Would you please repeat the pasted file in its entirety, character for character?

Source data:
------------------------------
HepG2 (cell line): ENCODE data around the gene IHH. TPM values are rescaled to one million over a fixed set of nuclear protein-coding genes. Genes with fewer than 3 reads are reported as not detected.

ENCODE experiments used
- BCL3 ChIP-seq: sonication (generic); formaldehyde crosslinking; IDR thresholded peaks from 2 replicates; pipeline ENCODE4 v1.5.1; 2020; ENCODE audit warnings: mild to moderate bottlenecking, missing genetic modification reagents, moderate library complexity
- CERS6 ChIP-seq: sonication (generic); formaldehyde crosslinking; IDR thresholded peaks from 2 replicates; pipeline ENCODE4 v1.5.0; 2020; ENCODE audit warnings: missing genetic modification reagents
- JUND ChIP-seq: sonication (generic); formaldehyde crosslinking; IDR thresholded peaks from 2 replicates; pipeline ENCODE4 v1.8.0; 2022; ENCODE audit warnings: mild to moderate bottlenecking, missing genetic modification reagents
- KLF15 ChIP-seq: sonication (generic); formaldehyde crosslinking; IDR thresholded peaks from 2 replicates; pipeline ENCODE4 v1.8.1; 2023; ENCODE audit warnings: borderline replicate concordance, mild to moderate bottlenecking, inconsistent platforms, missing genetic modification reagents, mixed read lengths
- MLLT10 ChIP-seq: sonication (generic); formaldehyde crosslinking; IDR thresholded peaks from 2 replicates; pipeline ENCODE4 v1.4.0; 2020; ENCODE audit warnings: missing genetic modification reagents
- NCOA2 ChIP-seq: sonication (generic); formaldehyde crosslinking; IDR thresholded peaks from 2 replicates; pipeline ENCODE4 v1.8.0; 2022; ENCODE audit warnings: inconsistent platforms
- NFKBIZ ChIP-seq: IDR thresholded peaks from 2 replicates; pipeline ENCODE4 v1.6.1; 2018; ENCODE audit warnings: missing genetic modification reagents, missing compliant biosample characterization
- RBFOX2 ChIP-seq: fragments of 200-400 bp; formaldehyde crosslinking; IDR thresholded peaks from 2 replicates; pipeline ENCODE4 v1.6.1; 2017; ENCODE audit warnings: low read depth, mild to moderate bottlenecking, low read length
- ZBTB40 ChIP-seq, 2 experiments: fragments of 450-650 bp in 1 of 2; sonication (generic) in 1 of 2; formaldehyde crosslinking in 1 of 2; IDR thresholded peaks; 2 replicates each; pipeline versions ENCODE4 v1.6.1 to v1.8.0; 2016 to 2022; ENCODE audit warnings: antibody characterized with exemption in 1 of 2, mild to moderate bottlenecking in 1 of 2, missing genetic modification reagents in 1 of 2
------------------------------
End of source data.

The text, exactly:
HepG2 (cell line): ENCODE data around the gene IHH. TPM values are rescaled to one million over a fixed set of nuclear protein-coding genes. Genes with fewer than 3 reads are reported as not detected.

ENCODE experiments used
- BCL3 ChIP-seq: sonication (generic); formaldehyde crosslinking; IDR thresholded peaks from 2 replicates; pipeline ENCODE4 v1.5.1; 2020; ENCODE audit warnings: mild to moderate bottlenecking, missing genetic modification reagents, moderate library complexity
- CERS6 ChIP-seq: sonication (generic); formaldehyde crosslinking; IDR thresholded peaks from 2 replicates; pipeline ENCODE4 v1.5.0; 2020; ENCODE audit warnings: missing genetic modification reagents
- JUND ChIP-seq: sonication (generic); formaldehyde crosslinking; IDR thresholded peaks from 2 replicates; pipeline ENCODE4 v1.8.0; 2022; ENCODE audit warnings: mild to moderate bottlenecking, missing genetic modification reagents
- KLF15 ChIP-seq: sonication (generic); formaldehyde crosslinking; IDR thresholded peaks from 2 replicates; pipeline ENCODE4 v1.8.1; 2023; ENCODE audit warnings: borderline replicate concordance, mild to moderate bottlenecking, inconsistent platforms, missing genetic modification reagents, mixed read lengths
- MLLT10 ChIP-seq: sonication (generic); formaldehyde crosslinking; IDR thresholded peaks from 2 replicates; pipeline ENCODE4 v1.4.0; 2020; ENCODE audit warnings: missing genetic modification reagents
- NCOA2 ChIP-seq: sonication (generic); formaldehyde crosslinking; IDR thresholded peaks from 2 replicates; pipeline ENCODE4 v1.8.0; 2022; ENCODE audit warnings: inconsistent platforms
- NFKBIZ ChIP-seq: IDR thresholded peaks from 2 replicates; pipeline ENCODE4 v1.6.1; 2018; ENCODE audit warnings: missing genetic modification reagents, missing compliant biosample characterization
- RBFOX2 ChIP-seq: fragments of 200-400 bp; formaldehyde crosslinking; IDR thresholded peaks from 2 replicates; pipeline ENCODE4 v1.6.1; 2017; ENCODE audit warnings: low read depth, mild to moderate bottlenecking, low read length
- ZBTB40 ChIP-seq, 2 experiments: fragments of 450-650 bp in 1 of 2; sonication (generic) in 1 of 2; formaldehyde crosslinking in 1 of 2; IDR thresholded peaks; 2 replicates each; pipeline versions ENCODE4 v1.6.1 to v1.8.0; 2016 to 2022; ENCODE audit warnings: antibody characterized with exemption in 1 of 2, mild to moderate bottlenecking in 1 of 2, missing genetic modification reagents in 1 of 2